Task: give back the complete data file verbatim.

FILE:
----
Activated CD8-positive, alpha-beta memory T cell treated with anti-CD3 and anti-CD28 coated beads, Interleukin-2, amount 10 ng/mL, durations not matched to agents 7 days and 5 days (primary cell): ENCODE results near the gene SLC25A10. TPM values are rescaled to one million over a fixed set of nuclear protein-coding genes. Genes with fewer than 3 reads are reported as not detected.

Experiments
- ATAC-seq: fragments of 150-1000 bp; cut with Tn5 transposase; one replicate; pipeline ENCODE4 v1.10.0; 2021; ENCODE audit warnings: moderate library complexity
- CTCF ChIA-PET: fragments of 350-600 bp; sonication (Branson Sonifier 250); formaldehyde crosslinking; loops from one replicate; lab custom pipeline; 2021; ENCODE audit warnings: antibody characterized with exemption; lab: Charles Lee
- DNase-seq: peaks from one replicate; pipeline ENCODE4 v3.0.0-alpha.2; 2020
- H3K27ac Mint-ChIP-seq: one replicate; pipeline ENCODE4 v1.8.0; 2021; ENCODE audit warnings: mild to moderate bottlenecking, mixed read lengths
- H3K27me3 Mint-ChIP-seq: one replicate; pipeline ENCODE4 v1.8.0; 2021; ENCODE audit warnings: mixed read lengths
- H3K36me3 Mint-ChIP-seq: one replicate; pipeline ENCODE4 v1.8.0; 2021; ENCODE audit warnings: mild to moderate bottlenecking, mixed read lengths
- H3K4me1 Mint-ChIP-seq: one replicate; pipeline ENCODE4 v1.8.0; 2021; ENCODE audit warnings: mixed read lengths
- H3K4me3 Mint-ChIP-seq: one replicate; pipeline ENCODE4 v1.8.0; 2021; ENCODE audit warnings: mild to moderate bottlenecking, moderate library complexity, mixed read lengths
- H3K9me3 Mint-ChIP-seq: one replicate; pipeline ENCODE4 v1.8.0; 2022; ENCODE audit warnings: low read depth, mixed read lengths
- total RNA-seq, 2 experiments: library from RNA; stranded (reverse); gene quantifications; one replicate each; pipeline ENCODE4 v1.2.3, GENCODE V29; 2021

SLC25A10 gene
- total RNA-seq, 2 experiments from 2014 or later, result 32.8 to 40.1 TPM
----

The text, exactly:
Activated CD8-positive, alpha-beta memory T cell treated with anti-CD3 and anti-CD28 coated beads, Interleukin-2, amount 10 ng/mL, durations not matched to agents 7 days and 5 days (primary cell): ENCODE results near the gene SLC25A10. TPM values are rescaled to one million over a fixed set of nuclear protein-coding genes. Genes with fewer than 3 reads are reported as not detected.

Experiments
- ATAC-seq: fragments of 150-1000 bp; cut with Tn5 transposase; one replicate; pipeline ENCODE4 v1.10.0; 2021; ENCODE audit warnings: moderate library complexity
- CTCF ChIA-PET: fragments of 350-600 bp; sonication (Branson Sonifier 250); formaldehyde crosslinking; loops from one replicate; lab custom pipeline; 2021; ENCODE audit warnings: antibody characterized with exemption; lab: Charles Lee
- DNase-seq: peaks from one replicate; pipeline ENCODE4 v3.0.0-alpha.2; 2020
- H3K27ac Mint-ChIP-seq: one replicate; pipeline ENCODE4 v1.8.0; 2021; ENCODE audit warnings: mild to moderate bottlenecking, mixed read lengths
- H3K27me3 Mint-ChIP-seq: one replicate; pipeline ENCODE4 v1.8.0; 2021; ENCODE audit warnings: mixed read lengths
- H3K36me3 Mint-ChIP-seq: one replicate; pipeline ENCODE4 v1.8.0; 2021; ENCODE audit warnings: mild to moderate bottlenecking, mixed read lengths
- H3K4me1 Mint-ChIP-seq: one replicate; pipeline ENCODE4 v1.8.0; 2021; ENCODE audit warnings: mixed read lengths
- H3K4me3 Mint-ChIP-seq: one replicate; pipeline ENCODE4 v1.8.0; 2021; ENCODE audit warnings: mild to moderate bottlenecking, moderate library complexity, mixed read lengths
- H3K9me3 Mint-ChIP-seq: one replicate; pipeline ENCODE4 v1.8.0; 2022; ENCODE audit warnings: low read depth, mixed read lengths
- total RNA-seq, 2 experiments: library from RNA; stranded (reverse); gene quantifications; one replicate each; pipeline ENCODE4 v1.2.3, GENCODE V29; 2021

SLC25A10 gene
- total RNA-seq, 2 experiments from 2014 or later, result 32.8 to 40.1 TPM